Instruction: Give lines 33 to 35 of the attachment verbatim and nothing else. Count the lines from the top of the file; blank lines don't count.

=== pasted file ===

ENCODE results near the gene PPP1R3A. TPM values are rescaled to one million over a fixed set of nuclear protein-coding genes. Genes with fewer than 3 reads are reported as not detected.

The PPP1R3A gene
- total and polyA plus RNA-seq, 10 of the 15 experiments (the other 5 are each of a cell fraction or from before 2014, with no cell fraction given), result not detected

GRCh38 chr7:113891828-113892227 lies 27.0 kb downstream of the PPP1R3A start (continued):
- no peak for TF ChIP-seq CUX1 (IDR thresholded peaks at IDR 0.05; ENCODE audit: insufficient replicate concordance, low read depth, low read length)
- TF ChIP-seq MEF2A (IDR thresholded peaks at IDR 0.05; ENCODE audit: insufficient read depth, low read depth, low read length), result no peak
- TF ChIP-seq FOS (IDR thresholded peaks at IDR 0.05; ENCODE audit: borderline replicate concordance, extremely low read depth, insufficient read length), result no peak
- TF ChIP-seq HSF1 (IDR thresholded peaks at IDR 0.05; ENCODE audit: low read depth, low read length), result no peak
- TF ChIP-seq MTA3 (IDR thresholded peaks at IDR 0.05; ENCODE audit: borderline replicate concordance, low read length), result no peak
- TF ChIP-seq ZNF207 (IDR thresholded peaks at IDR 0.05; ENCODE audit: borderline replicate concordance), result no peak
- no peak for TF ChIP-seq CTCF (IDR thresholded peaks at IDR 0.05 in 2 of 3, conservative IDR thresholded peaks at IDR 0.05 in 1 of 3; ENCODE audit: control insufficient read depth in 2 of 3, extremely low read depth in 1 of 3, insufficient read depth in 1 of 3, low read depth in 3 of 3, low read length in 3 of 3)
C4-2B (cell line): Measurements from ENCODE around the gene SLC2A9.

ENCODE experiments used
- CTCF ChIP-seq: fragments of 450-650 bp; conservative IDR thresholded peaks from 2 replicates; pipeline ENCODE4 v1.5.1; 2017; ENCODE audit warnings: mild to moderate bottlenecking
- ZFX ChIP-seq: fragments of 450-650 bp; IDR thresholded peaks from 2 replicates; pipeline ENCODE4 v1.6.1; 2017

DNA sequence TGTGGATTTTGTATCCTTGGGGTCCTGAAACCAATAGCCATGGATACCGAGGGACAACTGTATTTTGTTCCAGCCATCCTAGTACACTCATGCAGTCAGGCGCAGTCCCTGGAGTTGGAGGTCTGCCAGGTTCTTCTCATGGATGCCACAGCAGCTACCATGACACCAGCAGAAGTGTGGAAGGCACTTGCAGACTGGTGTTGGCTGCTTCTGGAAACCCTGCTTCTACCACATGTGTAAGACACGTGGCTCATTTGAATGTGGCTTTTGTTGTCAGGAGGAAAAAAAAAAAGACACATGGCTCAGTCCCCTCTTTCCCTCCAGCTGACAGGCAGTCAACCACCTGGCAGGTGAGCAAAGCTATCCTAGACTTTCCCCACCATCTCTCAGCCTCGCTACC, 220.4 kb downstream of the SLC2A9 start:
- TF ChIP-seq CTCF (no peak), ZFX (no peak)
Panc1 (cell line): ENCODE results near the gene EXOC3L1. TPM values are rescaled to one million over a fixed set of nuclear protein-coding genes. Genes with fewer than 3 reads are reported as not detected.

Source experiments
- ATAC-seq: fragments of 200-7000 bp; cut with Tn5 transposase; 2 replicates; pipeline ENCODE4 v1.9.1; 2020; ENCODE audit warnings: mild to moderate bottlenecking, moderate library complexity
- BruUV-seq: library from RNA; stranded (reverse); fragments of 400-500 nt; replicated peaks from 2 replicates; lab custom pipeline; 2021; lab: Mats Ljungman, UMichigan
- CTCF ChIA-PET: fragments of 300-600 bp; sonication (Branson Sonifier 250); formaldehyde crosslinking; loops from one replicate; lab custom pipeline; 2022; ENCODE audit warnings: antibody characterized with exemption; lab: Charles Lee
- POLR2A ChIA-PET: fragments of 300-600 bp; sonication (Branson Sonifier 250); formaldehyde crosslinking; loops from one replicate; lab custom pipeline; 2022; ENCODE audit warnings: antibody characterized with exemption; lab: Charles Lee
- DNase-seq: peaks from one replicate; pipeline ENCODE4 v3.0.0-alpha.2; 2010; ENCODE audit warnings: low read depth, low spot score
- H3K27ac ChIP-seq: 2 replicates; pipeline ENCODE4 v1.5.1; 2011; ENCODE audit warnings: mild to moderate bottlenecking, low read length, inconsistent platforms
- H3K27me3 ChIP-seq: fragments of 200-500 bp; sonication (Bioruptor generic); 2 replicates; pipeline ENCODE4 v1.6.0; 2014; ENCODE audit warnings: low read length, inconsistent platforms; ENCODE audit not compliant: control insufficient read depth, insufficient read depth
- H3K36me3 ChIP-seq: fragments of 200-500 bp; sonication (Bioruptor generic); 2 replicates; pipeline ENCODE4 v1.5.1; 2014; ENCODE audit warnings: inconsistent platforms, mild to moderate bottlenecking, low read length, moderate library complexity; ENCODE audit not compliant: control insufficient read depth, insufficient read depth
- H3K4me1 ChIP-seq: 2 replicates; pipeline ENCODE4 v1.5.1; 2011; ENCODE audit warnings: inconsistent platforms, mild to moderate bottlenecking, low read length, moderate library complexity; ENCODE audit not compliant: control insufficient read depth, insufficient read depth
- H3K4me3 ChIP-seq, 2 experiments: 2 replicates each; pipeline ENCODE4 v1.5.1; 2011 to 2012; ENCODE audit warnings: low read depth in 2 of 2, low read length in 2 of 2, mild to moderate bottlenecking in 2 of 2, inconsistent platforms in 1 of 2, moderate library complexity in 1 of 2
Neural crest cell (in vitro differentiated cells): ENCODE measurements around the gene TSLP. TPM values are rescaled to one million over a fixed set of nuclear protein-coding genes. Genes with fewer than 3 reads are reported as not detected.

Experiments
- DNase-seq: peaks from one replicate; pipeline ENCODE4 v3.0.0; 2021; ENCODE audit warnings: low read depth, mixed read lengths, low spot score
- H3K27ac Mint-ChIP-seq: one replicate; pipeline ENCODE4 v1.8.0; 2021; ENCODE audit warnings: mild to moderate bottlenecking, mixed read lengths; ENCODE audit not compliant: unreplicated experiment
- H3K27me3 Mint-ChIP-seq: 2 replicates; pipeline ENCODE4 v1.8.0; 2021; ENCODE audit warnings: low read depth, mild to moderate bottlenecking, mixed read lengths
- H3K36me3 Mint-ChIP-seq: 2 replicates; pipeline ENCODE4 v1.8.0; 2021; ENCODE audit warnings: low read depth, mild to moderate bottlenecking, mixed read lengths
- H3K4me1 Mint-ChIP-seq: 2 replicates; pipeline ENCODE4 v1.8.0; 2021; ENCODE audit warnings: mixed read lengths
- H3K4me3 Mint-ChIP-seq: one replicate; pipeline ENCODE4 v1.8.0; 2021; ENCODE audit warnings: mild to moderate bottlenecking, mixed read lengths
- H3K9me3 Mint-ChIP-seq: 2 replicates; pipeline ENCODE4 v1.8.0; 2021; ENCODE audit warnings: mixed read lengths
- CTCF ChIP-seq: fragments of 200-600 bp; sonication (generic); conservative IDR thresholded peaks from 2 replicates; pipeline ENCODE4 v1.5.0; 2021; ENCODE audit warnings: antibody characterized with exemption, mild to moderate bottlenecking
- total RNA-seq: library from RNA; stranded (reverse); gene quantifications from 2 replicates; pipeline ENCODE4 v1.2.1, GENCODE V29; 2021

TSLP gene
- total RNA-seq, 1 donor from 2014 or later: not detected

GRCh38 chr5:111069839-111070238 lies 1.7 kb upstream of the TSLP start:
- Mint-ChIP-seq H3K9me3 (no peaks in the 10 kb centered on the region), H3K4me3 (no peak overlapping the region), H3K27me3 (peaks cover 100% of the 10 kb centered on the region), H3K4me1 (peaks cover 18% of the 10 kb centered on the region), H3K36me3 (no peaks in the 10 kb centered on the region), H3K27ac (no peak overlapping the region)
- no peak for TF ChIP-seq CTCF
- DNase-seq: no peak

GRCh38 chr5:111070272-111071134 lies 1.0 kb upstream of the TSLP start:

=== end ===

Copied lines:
- H3K27ac Mint-ChIP-seq: one replicate; pipeline ENCODE4 v1.8.0; 2021; ENCODE audit warnings: mild to moderate bottlenecking, mixed read lengths; ENCODE audit not compliant: unreplicated experiment
- H3K27me3 Mint-ChIP-seq: 2 replicates; pipeline ENCODE4 v1.8.0; 2021; ENCODE audit warnings: low read depth, mild to moderate bottlenecking, mixed read lengths
- H3K36me3 Mint-ChIP-seq: 2 replicates; pipeline ENCODE4 v1.8.0; 2021; ENCODE audit warnings: low read depth, mild to moderate bottlenecking, mixed read lengths